He continued, “Color alone simply cannot be the way to identify a button. You don’t touch a color. You touch an area. To activate a button, you must touch a spot inside of its boundary. Text floating in the middle of vast whitespace doesn’t define a boundary. Only borders define boundaries.”
The developer goes on to compare iOS 7 to iOS 6 and he makes a very strong argument that Apple’s new design is a serious step backwards where logic and usability are concerned.

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Samsung’s new 64-bit processor is ready for Galaxy S5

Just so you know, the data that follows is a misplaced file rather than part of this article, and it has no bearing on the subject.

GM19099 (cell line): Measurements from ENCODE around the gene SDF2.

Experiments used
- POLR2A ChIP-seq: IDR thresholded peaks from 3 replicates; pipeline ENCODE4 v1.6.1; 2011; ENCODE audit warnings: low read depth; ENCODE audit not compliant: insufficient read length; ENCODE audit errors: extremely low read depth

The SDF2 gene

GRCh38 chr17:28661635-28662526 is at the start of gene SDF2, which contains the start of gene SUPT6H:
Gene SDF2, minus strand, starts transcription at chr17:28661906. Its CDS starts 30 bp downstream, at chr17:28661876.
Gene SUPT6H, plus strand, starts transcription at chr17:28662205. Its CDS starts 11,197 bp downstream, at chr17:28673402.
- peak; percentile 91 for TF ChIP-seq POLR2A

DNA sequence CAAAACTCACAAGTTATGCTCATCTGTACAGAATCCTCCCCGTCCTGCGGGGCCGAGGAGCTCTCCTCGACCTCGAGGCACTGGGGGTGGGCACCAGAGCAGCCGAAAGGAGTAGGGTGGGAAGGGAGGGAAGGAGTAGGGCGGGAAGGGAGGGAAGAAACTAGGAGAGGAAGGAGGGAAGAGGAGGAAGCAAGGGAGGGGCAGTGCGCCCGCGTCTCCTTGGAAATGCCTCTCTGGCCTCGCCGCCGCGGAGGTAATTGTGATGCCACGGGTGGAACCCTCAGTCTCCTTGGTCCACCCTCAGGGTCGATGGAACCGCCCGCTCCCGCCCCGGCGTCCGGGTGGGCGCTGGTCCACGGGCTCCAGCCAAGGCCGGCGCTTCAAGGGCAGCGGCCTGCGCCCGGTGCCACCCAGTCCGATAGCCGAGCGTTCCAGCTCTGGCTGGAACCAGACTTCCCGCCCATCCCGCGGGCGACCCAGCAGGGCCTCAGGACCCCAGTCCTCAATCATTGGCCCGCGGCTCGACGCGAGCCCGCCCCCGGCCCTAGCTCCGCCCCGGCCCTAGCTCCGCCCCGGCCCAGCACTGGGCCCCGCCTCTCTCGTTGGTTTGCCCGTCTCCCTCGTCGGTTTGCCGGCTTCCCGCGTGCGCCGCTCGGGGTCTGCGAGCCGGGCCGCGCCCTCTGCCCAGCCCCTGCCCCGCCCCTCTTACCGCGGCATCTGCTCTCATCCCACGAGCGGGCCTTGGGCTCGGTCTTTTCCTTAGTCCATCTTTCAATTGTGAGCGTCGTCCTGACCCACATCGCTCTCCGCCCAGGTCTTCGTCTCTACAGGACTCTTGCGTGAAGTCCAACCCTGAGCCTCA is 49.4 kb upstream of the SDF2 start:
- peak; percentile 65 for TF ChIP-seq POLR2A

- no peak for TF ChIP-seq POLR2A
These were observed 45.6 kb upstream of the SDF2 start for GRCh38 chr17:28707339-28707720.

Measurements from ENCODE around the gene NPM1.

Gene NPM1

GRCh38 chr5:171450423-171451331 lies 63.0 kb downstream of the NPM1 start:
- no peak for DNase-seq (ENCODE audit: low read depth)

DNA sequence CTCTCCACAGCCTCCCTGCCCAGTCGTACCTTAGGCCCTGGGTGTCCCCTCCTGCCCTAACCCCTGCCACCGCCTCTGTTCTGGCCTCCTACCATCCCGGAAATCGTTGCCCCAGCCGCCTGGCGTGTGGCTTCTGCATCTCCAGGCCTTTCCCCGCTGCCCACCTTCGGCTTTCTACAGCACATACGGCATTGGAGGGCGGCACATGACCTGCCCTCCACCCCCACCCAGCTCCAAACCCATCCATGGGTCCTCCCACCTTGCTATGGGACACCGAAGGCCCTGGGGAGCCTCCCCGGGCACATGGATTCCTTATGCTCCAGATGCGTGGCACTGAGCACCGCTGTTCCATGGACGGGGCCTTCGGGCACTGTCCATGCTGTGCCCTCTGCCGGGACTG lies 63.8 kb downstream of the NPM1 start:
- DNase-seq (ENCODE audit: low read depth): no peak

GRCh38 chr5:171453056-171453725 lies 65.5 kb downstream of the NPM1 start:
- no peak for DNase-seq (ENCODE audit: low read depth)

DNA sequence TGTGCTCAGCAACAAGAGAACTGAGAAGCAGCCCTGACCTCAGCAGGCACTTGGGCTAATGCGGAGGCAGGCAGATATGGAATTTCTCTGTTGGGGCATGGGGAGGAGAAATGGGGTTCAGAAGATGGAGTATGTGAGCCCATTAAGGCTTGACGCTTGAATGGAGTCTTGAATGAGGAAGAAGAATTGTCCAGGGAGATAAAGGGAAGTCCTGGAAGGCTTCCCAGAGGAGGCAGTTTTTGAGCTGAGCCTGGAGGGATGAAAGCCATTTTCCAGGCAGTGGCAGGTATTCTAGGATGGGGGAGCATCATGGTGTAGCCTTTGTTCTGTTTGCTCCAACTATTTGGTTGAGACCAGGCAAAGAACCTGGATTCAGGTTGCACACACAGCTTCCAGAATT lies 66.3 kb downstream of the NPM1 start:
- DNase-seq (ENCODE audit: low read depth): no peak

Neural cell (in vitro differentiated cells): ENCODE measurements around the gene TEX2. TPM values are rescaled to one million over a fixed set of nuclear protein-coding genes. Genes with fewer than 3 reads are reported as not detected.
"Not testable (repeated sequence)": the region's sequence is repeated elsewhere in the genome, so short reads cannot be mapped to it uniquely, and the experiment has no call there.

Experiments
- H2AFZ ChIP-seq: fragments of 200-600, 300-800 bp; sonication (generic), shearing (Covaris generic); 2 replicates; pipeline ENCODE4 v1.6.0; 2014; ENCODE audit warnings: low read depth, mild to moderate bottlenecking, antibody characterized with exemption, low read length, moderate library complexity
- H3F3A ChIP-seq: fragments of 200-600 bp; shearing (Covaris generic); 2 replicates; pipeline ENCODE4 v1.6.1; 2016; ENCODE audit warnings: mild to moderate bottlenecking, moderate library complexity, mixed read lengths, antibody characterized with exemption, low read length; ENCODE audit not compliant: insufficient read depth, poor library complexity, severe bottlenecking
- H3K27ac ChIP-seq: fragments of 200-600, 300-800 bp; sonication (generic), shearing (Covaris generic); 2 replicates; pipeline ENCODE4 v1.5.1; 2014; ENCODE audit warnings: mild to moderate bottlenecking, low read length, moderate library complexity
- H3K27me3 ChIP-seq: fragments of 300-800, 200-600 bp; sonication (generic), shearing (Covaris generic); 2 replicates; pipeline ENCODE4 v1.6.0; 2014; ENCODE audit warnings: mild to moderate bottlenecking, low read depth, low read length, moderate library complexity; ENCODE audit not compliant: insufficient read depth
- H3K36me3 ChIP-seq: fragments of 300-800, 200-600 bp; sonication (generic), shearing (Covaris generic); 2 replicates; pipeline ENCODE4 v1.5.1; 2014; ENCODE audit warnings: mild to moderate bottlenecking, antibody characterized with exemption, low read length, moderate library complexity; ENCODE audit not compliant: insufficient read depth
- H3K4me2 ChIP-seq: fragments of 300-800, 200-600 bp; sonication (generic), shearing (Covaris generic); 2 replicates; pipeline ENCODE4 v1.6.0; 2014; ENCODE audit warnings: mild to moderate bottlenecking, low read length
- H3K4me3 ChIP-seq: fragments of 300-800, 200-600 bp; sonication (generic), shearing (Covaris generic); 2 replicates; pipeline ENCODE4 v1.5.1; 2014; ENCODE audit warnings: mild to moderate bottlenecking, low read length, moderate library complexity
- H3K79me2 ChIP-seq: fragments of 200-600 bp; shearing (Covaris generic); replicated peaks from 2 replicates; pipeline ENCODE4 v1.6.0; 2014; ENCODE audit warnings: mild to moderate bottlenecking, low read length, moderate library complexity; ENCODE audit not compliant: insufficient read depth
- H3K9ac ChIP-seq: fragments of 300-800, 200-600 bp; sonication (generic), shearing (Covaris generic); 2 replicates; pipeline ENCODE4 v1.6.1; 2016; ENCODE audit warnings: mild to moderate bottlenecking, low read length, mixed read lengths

Samsung is reportedly in the late stages of developing a 64-bit mobile processor similar to the one it fabricates for Apple’s latest mobile devices — purely by coincidence, of course. The move by Apple to a 64-bit processor in the iPhone 5s and its latest iPads generated some interesting chatter among industry executives. For example, Qualcomm’s CMO called the move nothing more than a “marketing gimmick,” a comment that Qualcomm later retracted. Samsung seems to think there’s more to Apple’s 64-bit chipset than marketing, however, and Hardware.info cites reports from unnamed Korean press organizations in stating that Samsung’s 64-bit Exynos 5430 SoC is almost done and will be ready for the Galaxy S5 when it launches next year. Numerous reports have already stated that Samsung will move to 64 bits with the S5, and a recent claim suggests the new Galaxy hero phone could debut as soon as this coming January. According to reports, Samsung’s 64-bit chipset will use a 14-nanometer process and will feature eight processor cores as opposed to Apple’s 28-nanometer A7 chip, which is a dual-core SoC.